image5. The third sweeping problem is that the bookstore vs. DM argument takes over those sections even when it's not brought up. This is likely a personal weakness on my part, but there it is. When Hibbs brings up the fact that the bookstores will be losing these staggering sales on Watchmen after this surge they enjoyed in 2008 and 2009 leading up to the movie, there's little to no substantial analysis of what this might mean in the bookstore beyond the loss of sales on an imaginary scoreboard. Could this leave bookstores open to someone suggesting they have the next Watchmen in the form of some Green Lantern book? Will they favor the shelving of DC books for a while? Will this make it that much harder for Marvel to kickstart their post-Disney purchase bookstore program? Were stores stuck with Watchmen copies as the cycles worked themselves out? Are they asking for new Watchmen material? I have no idea. Instead of these questions or much better ones, my first thoughts were, "Yeah, but the comic book stores lose that sales surge, too. And they lose the Obama stunt covers!" A business story festooned with nuances gets turned into Thing vs. Hulk and I'm not mature enough to resist the pull.

6. I think Hibbs vastly underplays the recession. It makes perfect sense to me that a market serving relatively casual readers and with deep wounds hampering a market leader is going to be hit hard in a recession. And if everything must be a market to market dick-measuring contest, it also makes perfect sense to me that a market serving relatively casual readers is going to be hit harder in the first 12-15 months of a recession than a market serving the most devoted fans. One thing that made me feel positive about the recession going in is that comic book retailers are hardcore survivors with years of clawing their way across a vicious landscape while their suppliers occasionally throw cinder blocks at them and bookstore owners are basically shareholders with years of unrealistic, walk-in-the-park suburban expansion. If anything, I'm amazed the overall dip was that light.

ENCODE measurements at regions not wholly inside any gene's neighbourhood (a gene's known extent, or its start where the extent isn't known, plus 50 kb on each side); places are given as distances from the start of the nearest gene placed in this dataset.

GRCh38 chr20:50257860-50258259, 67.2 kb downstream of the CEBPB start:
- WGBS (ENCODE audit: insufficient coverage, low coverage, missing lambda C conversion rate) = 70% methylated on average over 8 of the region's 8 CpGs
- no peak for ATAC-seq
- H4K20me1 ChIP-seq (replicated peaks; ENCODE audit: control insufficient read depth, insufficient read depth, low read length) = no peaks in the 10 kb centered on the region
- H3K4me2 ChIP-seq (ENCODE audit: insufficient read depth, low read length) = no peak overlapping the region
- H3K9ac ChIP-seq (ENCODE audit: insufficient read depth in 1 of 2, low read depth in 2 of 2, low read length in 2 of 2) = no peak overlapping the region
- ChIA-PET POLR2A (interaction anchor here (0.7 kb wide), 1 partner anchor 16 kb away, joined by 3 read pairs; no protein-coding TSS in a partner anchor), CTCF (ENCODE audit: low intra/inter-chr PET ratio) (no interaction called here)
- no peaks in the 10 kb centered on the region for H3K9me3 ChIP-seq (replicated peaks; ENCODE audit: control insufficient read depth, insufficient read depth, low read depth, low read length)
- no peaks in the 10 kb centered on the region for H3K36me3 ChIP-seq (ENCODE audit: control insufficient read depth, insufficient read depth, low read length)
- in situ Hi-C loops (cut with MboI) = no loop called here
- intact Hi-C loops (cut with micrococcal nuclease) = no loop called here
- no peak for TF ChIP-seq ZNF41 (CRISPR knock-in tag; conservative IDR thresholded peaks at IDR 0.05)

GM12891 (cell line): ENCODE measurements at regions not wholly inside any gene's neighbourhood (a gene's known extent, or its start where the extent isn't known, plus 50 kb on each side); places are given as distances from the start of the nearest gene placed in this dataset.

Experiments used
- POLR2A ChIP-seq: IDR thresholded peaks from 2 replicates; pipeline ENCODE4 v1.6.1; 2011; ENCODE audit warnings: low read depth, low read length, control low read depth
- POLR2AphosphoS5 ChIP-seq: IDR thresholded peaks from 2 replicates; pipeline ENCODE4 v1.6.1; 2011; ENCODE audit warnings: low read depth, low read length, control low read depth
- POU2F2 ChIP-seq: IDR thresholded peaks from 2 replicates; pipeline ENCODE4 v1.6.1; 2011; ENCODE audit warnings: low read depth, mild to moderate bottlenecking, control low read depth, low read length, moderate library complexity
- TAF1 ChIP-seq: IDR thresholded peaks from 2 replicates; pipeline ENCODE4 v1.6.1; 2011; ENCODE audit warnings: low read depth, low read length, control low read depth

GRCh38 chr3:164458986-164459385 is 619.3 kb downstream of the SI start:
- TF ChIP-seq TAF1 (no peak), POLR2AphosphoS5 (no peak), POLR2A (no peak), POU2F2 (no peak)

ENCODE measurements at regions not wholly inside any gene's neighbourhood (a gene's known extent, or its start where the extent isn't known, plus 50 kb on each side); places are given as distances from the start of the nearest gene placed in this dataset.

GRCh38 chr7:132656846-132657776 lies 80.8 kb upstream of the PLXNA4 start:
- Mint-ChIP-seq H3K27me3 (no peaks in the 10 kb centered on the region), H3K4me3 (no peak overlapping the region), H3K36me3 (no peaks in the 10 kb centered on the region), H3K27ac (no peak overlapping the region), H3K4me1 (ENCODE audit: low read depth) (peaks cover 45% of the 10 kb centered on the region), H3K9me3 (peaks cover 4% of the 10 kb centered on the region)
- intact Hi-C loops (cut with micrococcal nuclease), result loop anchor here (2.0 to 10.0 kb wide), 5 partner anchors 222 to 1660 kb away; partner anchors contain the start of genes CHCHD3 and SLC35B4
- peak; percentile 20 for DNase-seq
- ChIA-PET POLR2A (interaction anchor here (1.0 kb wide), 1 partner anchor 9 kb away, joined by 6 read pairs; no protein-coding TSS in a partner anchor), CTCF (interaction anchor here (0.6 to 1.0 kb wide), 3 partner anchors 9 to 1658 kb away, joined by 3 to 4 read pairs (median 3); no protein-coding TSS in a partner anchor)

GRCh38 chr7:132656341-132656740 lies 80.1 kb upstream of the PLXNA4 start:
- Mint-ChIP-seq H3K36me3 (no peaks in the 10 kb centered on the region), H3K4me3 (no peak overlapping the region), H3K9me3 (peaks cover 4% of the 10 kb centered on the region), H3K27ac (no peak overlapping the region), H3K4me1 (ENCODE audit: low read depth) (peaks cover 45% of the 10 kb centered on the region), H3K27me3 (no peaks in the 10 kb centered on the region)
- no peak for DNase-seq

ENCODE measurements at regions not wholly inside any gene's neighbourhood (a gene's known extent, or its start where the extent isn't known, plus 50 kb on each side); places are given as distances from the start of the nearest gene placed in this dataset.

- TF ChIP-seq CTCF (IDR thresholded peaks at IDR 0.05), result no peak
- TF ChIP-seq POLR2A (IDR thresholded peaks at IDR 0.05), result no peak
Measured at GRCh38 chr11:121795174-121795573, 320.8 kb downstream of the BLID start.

7. I think Hibbs underplays the effect the quality of books has in a lot of comics' sub-markets. For example, maybe it's just me, but I look at Tokyopop's offerings and nothing really jumps out at me as something that should have sold so much better that Hibbs should be compelled to float the potential of behind-the-scenes chicanery.

8. I think Hibbs overplays a manga "freefall." I've been reading for years that there were potential rough periods ahead for manga. One of them would come at the time when the most popular, crowd-pleasing series finished their initial publication runs or moved from the sweet spots of those series. One of them would come when the first generation of readers aged into another buying-habits stratum. It wasn't unheard of to suggest that they might come together or one right after another, and that they might arrive in the midst of a recession. And here we are. Hibbs acts like he made up this line of thinking that the first manga audience may have aged past certain buying habits, but, again, I've been hearing that for years and I'm not exactly Mr. Plugged-In when it comes to the right to left world.

That's really all I have. I'll try to look at the numbers later on this week as divorced from Hibbs's yearly jeremiad as I can muster, but for now it's difficult to say anything about a framework that just seems all wrong to me when it comes to getting at what these numbers mean. I challenge Hibbs in the years ahead to at some point go an entire year without a single mention of the Direct Market or his own retail work, summoning for these numbers a thorough work-out that doesn't depend on a comparison to another set of numbers. I think the results could be quite compelling.